2 November 1947 The Spruce Goose aeroplane takes to the air for the first time
Howard Hughes’ $25,000,000 plywood flying boat took to the air and flew at 70 feet for a mile during its first taxi tests in Los Angeles-Long Beach Harbour.
Hughes was at the controls of the 400,000-pound plane when it took off midway in the third and final trial run before thousands of spectators who jammed the shore line.
Brought down on the choppy waters lightly, the plane was towed back to its moorings to wait for the gusty winds to abate.
“I think the airplane is going to be fairly successful,” Hughes commented. “When we got up to 95 m.p.h., I lowered the flaps to take-off position and it felt so good, I just took it off.”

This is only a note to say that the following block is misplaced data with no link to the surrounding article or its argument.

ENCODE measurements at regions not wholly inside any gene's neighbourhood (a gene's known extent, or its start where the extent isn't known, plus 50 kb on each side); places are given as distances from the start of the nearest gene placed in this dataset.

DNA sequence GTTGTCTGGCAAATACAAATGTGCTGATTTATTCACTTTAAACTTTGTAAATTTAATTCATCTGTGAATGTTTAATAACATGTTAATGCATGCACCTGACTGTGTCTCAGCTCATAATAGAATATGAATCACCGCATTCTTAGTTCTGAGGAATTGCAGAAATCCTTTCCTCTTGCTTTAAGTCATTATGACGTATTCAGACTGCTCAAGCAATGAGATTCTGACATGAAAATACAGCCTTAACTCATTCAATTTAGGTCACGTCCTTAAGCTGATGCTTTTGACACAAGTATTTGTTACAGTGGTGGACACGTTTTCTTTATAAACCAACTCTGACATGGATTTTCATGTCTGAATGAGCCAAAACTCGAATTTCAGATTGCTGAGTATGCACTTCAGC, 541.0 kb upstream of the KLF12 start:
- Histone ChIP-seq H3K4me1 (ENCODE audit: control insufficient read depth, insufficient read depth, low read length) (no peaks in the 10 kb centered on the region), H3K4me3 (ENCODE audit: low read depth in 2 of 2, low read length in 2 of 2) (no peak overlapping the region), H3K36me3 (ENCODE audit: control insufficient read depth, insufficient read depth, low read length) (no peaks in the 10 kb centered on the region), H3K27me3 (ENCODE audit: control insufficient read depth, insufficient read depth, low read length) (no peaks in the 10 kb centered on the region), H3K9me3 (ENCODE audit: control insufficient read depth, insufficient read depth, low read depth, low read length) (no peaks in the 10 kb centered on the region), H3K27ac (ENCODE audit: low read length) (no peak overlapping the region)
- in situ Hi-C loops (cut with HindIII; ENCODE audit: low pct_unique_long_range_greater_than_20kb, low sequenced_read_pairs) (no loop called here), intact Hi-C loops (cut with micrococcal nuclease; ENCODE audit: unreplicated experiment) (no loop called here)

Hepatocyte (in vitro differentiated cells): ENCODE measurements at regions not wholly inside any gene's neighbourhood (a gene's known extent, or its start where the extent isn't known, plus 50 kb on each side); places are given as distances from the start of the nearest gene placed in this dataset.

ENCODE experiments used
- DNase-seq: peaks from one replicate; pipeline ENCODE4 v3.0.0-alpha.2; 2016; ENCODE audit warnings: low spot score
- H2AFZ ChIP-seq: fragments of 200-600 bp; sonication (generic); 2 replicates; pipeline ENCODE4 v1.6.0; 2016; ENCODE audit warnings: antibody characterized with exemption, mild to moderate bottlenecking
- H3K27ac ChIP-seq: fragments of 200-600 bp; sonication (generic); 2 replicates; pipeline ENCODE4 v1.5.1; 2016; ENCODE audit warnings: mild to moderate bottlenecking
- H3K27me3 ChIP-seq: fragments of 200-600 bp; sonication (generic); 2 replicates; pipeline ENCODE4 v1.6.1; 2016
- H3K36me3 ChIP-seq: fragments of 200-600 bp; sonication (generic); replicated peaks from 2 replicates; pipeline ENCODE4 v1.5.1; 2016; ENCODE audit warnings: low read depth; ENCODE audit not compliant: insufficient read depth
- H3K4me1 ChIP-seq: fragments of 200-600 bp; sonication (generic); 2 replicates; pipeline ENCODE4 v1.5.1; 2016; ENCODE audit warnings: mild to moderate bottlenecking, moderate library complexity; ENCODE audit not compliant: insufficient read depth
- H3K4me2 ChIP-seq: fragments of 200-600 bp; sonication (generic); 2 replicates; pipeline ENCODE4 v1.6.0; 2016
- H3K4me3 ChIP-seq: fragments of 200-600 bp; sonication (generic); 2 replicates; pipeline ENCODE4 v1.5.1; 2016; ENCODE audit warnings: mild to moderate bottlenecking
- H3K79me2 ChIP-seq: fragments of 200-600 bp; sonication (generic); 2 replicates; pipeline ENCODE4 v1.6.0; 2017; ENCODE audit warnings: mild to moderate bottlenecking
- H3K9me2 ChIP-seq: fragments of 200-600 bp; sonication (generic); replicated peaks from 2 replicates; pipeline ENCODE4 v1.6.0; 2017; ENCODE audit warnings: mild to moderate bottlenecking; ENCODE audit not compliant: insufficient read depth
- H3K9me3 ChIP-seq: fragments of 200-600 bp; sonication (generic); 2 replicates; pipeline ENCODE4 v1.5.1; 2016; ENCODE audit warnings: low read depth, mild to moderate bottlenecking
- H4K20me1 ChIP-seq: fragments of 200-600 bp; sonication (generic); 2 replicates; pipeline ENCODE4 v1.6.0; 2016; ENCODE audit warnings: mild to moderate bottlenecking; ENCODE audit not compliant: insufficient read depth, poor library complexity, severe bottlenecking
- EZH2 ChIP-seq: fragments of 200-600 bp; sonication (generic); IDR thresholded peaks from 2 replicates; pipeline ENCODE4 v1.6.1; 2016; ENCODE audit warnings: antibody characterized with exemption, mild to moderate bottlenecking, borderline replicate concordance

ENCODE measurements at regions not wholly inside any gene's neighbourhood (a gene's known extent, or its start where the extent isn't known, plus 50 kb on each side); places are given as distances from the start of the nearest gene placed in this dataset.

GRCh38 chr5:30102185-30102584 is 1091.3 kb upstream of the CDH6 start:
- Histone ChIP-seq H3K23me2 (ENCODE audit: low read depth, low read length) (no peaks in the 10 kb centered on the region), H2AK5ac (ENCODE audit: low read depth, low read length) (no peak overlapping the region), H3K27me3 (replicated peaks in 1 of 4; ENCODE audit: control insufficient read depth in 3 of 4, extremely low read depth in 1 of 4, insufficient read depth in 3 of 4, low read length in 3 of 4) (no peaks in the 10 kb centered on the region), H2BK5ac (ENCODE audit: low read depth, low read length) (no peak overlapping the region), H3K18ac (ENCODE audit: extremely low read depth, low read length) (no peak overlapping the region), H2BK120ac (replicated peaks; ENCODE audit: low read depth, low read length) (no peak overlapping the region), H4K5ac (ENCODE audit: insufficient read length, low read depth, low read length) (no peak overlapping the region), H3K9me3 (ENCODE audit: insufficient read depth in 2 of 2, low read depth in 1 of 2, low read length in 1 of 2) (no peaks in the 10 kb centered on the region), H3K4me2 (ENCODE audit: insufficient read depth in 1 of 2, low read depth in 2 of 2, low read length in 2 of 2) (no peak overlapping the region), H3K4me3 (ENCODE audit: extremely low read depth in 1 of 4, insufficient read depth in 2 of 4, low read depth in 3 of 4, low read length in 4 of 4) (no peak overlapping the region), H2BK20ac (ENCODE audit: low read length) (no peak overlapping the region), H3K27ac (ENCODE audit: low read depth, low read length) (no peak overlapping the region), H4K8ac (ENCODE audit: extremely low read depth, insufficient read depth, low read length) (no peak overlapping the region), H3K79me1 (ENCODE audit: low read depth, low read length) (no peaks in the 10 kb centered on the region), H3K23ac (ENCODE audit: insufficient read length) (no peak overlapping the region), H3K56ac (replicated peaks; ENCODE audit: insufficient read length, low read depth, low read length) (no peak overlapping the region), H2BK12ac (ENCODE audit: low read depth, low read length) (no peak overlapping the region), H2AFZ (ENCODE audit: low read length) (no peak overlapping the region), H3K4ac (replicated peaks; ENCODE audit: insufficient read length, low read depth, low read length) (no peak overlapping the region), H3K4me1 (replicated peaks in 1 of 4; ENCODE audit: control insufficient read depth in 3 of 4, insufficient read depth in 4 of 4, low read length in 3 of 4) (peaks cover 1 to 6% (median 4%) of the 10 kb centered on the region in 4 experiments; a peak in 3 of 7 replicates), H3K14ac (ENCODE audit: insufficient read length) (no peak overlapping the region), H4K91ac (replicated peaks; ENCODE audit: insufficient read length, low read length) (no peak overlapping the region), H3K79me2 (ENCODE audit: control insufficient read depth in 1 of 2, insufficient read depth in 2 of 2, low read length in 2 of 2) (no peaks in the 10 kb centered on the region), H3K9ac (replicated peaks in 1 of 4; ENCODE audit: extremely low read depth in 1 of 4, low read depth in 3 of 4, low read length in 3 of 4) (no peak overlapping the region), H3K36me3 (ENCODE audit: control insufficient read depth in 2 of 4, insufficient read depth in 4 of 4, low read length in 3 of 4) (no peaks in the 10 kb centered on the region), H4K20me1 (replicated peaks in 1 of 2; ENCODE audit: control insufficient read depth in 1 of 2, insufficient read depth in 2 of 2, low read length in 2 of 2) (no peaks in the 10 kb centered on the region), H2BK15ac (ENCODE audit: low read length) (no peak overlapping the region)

Men aboard the flying boat said the hull skipped from wave to wave when the speed increased and that a violent motion shook the cockpit. An engineer stationed in the plane’s after section reported that the huge fuselage twisted with each wave.
An estimated 15,000 persons jammed beaches and piers along the course to watch the trials.
Hundreds of small boats ranging from fishing craft to row-boats swarmed waters adjacent to the taxiing lane. A Coast Guard cutter also stood by to warn spectators clear of the plane.
In addition to the multimillionaire plane maker, 30 engineers, technicians and observers were aboard the plywood aeroplane for its first movement under its own power.
Acting as co-pilot was Dave Grant, Hughes’ chief hydraulic engineer.
Hughes put more than $7,000,000 of his own money into the project.